Built-in 1890, the Spence Building is one of West Chester’s most prominent structural fixtures. When Zukin Realty decided to start renovating the building, they had specific plans in mind. Not only for the Spence Building but also for the soon-to-be Hotel Indigo that will stand beside it: a taste of modern with a salute to the past, if you will. Their primary vision was to turn the building into eleven one- and two-bedroom apartments with a small restaurant on the first floor. They weren’t long into the project before they realized they would need to alter their plans. What they found under the faux brick/stucco facade brought years of history to light.
Uncovering the Past
In the beginning, removing the facade and replacing it with white brick would have allowed the old building to blend in well with its surroundings. They chose to return the building back to its original glory. They would save the historical integrity of the building by restoring the original sandstone facade. This included maintaining the curved shape of the door and windows on the first floor. They also chose to restore the mansard roof using the original materials: slate and copper.
The Spence Building
Note: All Images Property of Zukin Realty
Bringing History to Life
The Spence Building is named after well-known restaurateur and entrepreneur James Spence. Spence was recognized throughout the area for providing quality food and hospitality to his patrons. “My great-grandfather originally ran the restaurant that served the ‘elite’ in West Chester. Our family grew their own radishes and made their own horseradish in the basement that they served to guests in the restaurant,” says Vernét Spence-Brown, a local resident and great-granddaughter of James Spence. “Our family was enslaved at one time in Elizabethtown, North Carolina, before the assassination of Abraham Lincoln. We eventually end up in West Chester, PA,” elaborates Mrs. Spence-Brown. Against unspeakable odds, James Spence achieved his dream by becoming a local business owner.
James Spence was the first African American to apply for and receive a liquor license in Chester County. Sadly, an unconfirmed scandal–intertwined with local mythology–later resulted in the building falling out of the family’s hands. “Someone from town (nobody knows who) wanted to push Irish, African-American, and other ethnic business owners out of that end of town. They sent someone into my grandfather’s restaurant to order a drink who was underage, there was a raid, and–subsequently–my grandfather’s liquor license was revoked. My grandfather spent all his money to clear his name. The case went all the way to the Pennsylvania Supreme Court. My grandfather ultimately won, his name was cleared, but sadly he spent all his money in the process,” exclaimed Mrs. Spence-Brown.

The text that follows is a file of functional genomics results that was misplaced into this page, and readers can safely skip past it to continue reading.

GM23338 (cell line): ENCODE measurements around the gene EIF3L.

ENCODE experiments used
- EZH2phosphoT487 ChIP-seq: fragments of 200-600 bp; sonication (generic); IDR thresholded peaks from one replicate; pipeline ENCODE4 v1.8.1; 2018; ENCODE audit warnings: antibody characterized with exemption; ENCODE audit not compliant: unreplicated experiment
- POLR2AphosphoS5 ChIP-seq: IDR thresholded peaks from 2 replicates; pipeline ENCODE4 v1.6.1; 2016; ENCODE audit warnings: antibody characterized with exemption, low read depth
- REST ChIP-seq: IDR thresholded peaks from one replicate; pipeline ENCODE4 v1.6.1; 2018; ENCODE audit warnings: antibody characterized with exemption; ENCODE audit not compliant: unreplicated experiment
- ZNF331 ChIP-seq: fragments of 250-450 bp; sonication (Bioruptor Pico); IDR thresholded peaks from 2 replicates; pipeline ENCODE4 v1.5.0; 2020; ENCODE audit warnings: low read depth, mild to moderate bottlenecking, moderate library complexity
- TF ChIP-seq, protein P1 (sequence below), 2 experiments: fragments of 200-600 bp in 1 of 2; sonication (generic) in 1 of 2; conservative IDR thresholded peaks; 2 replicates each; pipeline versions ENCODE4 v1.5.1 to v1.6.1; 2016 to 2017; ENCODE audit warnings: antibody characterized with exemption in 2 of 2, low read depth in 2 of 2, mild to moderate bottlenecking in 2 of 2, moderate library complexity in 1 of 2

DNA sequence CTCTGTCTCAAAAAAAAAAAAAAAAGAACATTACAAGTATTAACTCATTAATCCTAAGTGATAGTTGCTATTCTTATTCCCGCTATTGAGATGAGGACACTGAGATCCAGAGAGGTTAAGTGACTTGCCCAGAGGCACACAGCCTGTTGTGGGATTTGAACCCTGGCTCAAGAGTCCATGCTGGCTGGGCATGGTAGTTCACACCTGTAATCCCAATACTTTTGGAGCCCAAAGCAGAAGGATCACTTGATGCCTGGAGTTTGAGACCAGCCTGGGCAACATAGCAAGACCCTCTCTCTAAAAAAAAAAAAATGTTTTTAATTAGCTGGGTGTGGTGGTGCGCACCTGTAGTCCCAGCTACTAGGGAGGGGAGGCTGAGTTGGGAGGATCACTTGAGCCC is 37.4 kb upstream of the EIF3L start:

Looking to the Future
As the renovations at 29 East Gay Street continue, Scott Zukin looks to the future. “The building was in awful shape for many years. My family bought the building in 1978 from the Nagle Family (a prominent local family), and it was our first major purchase in town. It was directly next door to my father’s (the late Stan Zukin) pharmacy.
Working with any historical building poses unique challenges. For townies who remember, it was originally the Quaker Baker. After many years, the structure deeply needed to be brought up to code, and we had to close it for quite some time to make sure the building was safe and brought up to code,” says Scott Zukin. His goal was to restore the Spence Building while maintaining the city and county building guidelines. He is giving the old building a new lease on life by adding foam insulation where other types of installation may not fit and upgrading the electrical and plumbing. At the same time, one of West Chester’s oldest and most beloved buildings is being given the facelift it deserves. “The building isn’t really anything new,” chuckles Zukin. “It is all the old stuff that has been meticulously restored, the slate roof brought back to life, and the facade now reveals the original limestone that was covered for decades by brick. I think this building will always remain one of the most prominent buildings in our beloved town. I don’t believe anything will change that.”
West Chester is a community built on tradition and a commitment to preserving its history. “I am excited that this building won’t be torn down. That happens a lot in our country, and history is lost forever. Not many people know that this building is a part of a family of African Americans who were formerly enslaved people,” exclaimed Mrs. Spence-Brown. For Scott Zukin and Zukin Realty, saving the Spence Building is far more than just restoring some sandstone and roofing. He is giving the community a small piece of its history that it can cherish and appreciate for many years. “The historic restoration of the Spence Building just had to be done. It had to be done for the legacy of James Spence and his family name. It just had to be done.”